All well and good, I suppose, and more indication that comic fandom is now completely mainstream. Still, while I have high hopes for the amiable weirdness currently surrounding James Gunn’s Guardians of the Galaxy, it sure feels like Hollywood is churning out a lot of mediocre, uninspired, and by-the-numbers product this year.
Maybe I’m just getting old, and I suppose Shane Black’s Iron Man 3 was decent enough fun, but I found both Star Trek: Into Darkness and Man of Steel loud, dumb, and disappointing, to the point where I haven’t felt all that inclined to pony up for World War Z and Pacific Rim, which looks like more of the same: smash-mouth visuals struggling to overcome dismal writing, and 9/11y spectacle used for fake-gravitas.
Hopefully Elysium will give this summer an Inception-like jolt. As it is, we’re halfway through 2013 and the only must-see film I’ve caught is Before Midnight.
I dunno…Of course we don’t want to see the same movies as in the past, but much like Bryan Singer’s Superman Returns, the tone feels off here to me. Superman isn’t Batman. He’s not particularly angsty, usually, and imo should just be the Last Boy Scout. I’m not sure I much like this Most Dangerous Catch walkabout stuff they have him doing. (And that stilted Russell Crowe voiceover doesn’t inspire confidence either.) But we’ll see.
Update: Take shelter: This iteration of Zod has since made known his demands on Youtube. He doesn’t seem to have quite figured out Earth’s video technology, however.
Hrm. I wouldn’t have picked this grim direction for Superman — seems like a Captain America vibe would work better — but at least it’s different, I guess. Hopefully the presence of Chris Nolan will help rein in Snyder’s Sucker Punch sensibilities.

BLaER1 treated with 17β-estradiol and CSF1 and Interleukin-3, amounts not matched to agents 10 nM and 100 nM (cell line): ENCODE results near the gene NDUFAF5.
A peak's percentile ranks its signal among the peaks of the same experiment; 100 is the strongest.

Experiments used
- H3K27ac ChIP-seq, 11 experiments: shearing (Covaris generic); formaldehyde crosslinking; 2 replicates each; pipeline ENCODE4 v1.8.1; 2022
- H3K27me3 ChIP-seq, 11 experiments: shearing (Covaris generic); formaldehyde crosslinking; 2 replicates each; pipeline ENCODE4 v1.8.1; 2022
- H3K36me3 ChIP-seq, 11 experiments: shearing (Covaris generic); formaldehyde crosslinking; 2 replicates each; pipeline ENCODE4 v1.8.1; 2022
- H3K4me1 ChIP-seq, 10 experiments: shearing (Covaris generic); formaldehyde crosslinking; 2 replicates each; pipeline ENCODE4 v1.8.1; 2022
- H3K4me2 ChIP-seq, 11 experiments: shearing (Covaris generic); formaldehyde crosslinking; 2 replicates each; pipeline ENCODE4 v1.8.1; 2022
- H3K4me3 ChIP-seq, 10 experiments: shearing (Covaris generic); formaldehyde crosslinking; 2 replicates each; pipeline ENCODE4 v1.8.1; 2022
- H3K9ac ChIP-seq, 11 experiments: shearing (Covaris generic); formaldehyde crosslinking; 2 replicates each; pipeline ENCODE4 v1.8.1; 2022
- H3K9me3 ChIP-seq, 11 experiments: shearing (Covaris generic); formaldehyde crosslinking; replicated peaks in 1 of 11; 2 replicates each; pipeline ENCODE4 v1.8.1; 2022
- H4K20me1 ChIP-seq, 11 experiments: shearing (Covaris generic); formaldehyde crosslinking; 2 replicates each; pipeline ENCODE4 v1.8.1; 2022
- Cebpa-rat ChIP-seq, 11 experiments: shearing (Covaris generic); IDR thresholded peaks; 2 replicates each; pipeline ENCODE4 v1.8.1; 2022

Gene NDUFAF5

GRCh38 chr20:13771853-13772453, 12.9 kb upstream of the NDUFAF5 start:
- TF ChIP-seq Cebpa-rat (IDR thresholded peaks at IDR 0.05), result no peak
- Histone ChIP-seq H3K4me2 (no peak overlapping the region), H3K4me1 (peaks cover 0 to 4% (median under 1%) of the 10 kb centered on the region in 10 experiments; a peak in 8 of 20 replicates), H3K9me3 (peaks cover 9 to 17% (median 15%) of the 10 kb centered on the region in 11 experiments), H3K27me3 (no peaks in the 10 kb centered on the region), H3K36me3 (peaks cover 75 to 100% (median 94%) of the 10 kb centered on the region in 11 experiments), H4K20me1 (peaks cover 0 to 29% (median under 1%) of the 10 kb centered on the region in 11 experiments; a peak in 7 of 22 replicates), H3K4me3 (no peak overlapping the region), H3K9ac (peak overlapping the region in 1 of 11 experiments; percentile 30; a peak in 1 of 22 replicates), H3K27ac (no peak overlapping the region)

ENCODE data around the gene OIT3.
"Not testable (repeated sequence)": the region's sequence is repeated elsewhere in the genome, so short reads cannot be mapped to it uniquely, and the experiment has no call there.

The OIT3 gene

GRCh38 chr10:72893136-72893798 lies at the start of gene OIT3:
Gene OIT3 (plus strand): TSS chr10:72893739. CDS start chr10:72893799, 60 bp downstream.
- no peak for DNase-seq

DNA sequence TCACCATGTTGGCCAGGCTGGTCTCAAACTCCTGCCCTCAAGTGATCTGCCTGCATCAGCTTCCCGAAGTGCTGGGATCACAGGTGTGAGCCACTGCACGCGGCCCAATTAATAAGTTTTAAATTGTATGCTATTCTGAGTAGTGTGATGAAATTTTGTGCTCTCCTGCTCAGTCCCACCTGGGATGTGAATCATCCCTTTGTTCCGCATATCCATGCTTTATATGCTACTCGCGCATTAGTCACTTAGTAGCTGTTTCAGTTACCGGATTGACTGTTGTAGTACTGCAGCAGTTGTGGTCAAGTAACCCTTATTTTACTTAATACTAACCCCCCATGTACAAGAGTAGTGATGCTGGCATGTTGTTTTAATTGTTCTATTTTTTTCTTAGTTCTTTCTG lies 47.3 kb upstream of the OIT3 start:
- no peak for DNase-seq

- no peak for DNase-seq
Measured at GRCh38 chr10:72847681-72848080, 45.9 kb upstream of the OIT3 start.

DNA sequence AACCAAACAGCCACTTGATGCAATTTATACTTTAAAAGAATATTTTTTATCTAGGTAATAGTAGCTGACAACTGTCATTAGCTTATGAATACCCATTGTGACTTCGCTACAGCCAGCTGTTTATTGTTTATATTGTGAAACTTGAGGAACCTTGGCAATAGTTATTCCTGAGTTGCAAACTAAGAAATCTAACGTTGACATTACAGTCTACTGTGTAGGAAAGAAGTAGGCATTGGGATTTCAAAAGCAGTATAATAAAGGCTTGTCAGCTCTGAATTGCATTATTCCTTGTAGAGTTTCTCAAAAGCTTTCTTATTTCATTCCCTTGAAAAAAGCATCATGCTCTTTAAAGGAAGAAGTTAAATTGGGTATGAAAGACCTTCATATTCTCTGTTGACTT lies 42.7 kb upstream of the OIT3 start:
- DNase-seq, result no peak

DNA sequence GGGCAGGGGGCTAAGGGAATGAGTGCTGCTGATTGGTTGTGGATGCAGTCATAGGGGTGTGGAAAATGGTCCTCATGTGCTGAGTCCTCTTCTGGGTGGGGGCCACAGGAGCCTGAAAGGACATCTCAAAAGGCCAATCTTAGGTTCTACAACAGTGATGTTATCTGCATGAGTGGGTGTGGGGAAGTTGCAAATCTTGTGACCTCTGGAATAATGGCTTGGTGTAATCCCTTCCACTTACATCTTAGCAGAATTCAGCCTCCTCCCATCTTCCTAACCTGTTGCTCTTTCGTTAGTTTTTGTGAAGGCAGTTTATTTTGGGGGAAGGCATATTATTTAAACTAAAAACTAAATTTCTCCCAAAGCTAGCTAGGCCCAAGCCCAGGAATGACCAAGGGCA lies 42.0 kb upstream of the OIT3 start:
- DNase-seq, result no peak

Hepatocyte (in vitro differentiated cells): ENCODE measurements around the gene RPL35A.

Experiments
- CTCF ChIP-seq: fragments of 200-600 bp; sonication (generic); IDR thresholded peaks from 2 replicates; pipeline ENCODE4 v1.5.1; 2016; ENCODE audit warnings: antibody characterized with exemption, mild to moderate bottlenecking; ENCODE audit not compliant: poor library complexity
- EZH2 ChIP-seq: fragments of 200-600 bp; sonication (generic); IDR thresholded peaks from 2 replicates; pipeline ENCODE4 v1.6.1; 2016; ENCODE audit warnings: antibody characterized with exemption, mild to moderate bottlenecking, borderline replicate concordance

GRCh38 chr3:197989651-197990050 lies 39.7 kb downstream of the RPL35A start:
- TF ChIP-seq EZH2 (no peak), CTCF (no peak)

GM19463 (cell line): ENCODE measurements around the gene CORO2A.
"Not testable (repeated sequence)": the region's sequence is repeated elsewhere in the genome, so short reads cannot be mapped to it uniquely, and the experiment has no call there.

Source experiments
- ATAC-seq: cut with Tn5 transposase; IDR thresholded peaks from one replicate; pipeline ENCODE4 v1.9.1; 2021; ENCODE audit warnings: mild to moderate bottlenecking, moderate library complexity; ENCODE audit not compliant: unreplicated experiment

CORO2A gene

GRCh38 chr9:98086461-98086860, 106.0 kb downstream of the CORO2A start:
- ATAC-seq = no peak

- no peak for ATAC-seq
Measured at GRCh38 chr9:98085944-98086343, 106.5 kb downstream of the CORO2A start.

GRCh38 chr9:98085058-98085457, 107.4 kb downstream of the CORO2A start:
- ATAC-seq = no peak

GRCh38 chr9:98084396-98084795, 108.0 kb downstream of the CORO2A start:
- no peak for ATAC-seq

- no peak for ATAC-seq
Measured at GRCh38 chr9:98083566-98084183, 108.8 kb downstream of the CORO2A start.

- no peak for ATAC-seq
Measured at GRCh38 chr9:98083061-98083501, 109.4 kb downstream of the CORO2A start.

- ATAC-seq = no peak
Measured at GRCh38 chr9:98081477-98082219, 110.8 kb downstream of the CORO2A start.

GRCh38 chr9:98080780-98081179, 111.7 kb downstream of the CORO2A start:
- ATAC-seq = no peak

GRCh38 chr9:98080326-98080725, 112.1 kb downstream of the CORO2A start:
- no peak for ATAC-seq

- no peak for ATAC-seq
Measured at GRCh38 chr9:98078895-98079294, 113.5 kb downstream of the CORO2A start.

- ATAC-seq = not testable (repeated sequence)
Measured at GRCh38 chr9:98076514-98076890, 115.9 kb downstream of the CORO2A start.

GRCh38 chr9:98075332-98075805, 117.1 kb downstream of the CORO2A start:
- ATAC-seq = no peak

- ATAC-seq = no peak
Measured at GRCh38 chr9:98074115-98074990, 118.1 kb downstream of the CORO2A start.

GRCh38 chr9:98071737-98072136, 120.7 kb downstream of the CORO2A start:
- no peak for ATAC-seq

In the land of Detective Comics, Zack Snyder’s Superman (a.k.a. Henry Cavill) gets a foster mom in Diane Lane — word is she joins Kevin Costner as Pa Kent. David E. Kelley’s Wonder Woman (a.k.a. Adrienne Palicki) gets a nemesis in Elizabeth Hurley. And Christopher Nolan’s The Dark Knight Rises gets a possible plot revealed by Devin Faraci. Major story spoilers if true. (It sounds very plausible to me.)
Meanwhile, over on the DC side of things, Sorry Brandon Routh (and the Legion of Jon Hamm Fans): Zack Snyder’s Superman has found its Man of Steel in Henry Cavill, formerly of The Tudors. (The photoshopped Cavill-El above was found here.) I don’t really know the guy, but I hear good things.
“Without getting into specifics, the key thing that makes the third film a great possibility for us is that we want to finish our story, and in viewing it as the finishing of a story rather than infinitely blowing up the balloon and expanding the story. We have a great ensemble, that’s one of the attractions of doing another film, since we’ve been having a great time for years.” Christopher Nolan discusses Batman and Superman (but no World’s Finest)
Word leaks that Warner Brothers is moving forward on a Justice League film, having hired the writers of (ugh) Mr. and Mrs. Smith to pen a screenplay for the project. “How the story arcs unfold will also affect whether the studio will make offers to actors Christian Bale and Brandon Routh to play their respective roles in the project.”